The Rev’d Charles Everson
St. Mary’s Church
One of the greatest joys of being a priest is that I get to be with people at poignant moments in their lives. Looking back over the past six years, I can think of so many of these moments with many of you, including hospital visits, painful conversations after a job loss, walking with folks through their last days and being with them when they die. Equally poignant are joyful occasions like the baptism of a new Christian, or the blessing of a new home, or the witnessing and blessing of a marriage.
At poignant moments like these, the meaning of the gospel and the nature of God sometimes become clear to us in ways that transcend ordinary experience. In these and other mountaintop moments, we may discover a purpose or a calling that casts a radiant light over the rest of our lives.
In the Transfiguration of Jesus, we, like the disciples, witness such a moment in the life of our Lord. In this crazy scene we get the entirety of the gospel: echoes of Jesus’ baptism, his passion predictions, his fulfillment of the Law and prophets; his death, resurrection, and ascension, as well as his coming again in glory. On Mount Tabor, with Jesus “wonderfully transfigured, in raiment white and glistening,” as the opening prayer puts it, God the Father identifies Jesus as his son, and tells the disciples to listen to him in what had to be a tender, poignant moment between Father and Son. In this moment, Jesus’ purpose and calling become clear.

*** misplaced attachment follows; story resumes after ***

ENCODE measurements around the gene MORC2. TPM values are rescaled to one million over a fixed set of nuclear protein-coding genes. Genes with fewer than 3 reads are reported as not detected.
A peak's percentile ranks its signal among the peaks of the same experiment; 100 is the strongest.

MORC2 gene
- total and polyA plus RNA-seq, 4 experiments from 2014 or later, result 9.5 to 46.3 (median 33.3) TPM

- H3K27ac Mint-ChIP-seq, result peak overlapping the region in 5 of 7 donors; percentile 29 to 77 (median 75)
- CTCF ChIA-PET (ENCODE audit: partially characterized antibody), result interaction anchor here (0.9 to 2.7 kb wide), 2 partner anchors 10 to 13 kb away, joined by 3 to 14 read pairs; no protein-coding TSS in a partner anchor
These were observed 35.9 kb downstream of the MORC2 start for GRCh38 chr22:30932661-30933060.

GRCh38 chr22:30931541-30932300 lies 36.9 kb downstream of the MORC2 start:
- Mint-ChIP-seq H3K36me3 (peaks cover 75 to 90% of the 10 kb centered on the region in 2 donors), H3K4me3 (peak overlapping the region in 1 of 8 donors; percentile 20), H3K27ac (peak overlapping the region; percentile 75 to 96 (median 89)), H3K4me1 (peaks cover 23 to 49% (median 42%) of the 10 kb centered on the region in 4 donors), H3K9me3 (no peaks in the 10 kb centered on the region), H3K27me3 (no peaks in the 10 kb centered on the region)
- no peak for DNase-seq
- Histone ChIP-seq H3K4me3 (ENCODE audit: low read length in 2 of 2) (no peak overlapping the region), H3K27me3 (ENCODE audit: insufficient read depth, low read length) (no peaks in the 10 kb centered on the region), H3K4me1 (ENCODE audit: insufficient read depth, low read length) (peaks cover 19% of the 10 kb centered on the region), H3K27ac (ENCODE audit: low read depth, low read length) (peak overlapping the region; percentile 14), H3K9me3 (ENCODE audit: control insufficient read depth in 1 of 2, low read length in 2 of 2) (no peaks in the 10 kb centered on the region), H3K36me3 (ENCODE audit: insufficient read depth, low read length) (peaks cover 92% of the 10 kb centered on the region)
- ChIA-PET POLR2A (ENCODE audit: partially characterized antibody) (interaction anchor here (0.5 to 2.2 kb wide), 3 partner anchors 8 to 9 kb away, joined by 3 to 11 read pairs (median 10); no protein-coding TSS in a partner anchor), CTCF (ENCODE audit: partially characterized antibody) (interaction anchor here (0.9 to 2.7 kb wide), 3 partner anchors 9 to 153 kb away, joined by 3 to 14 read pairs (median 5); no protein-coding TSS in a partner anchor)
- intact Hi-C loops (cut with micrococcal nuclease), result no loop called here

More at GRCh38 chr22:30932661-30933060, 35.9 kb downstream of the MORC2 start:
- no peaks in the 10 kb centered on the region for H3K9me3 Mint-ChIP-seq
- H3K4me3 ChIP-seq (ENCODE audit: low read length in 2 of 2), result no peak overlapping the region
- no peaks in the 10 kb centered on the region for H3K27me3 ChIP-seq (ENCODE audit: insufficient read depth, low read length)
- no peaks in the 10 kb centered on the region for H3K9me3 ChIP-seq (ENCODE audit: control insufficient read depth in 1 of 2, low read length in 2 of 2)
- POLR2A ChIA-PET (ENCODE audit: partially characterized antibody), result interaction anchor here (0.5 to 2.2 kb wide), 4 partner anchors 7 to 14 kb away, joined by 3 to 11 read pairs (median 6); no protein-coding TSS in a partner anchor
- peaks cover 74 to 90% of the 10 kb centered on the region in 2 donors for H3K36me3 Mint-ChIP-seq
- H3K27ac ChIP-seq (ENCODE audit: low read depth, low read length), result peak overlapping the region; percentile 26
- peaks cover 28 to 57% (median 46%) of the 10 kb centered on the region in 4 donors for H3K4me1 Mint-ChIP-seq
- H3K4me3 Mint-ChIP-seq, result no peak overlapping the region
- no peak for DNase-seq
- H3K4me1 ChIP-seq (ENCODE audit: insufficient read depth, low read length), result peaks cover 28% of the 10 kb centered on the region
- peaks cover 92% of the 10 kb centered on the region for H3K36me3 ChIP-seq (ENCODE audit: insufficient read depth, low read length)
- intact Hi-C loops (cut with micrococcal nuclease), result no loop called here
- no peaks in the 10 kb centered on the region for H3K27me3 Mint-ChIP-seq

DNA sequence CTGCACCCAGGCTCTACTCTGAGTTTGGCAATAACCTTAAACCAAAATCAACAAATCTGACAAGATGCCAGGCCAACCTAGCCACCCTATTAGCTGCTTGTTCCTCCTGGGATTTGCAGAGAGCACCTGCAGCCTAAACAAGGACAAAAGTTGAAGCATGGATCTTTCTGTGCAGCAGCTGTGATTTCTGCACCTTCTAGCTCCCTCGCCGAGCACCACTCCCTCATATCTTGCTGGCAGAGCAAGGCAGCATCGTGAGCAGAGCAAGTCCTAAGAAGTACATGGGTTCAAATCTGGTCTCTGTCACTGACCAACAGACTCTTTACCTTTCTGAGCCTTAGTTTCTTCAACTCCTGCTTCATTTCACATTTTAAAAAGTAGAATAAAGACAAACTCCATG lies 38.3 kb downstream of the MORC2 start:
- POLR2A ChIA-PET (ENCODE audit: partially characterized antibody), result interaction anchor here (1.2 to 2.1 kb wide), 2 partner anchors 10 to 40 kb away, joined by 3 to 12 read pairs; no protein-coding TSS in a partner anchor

In the second reading, we hear St. Peter’s thoughts about his experience on Mount Tabor not long before his death, likely a poignant moment for him. He says, “I think it right, as long as I am in this body, to refresh your memory, since I know that my death will come soon…we did not follow cleverly devised myths when we made known to you the power and coming of our Lord Jesus Christ, but we had been eyewitnesses of his majesty.” In other words, “As long as I’m here, I’m going to say this until my dying breath which is coming soon: we didn’t make this stuff up. This really happened. I was with Jesus when he was transfigured.”
In echoes of the night before Jesus’ passion in the Garden of Gethsemane, Peter can barely stay awake with Jesus while he is praying. Barely awake, Peter and John and James sees him in all of his transfigured glory. Peter’s response is to try to memorialize the moment and build permanent dwellings for everyone, as if anyone sane would think it’s normal for someone to propose living on the top of the mountain. We can’t blame Peter for wanting to freeze time and live in that powerful moment forever. But people don’t generally live on the tops of mountains. We climb mountains, but every time, we come back down and spend most of our time in the valley.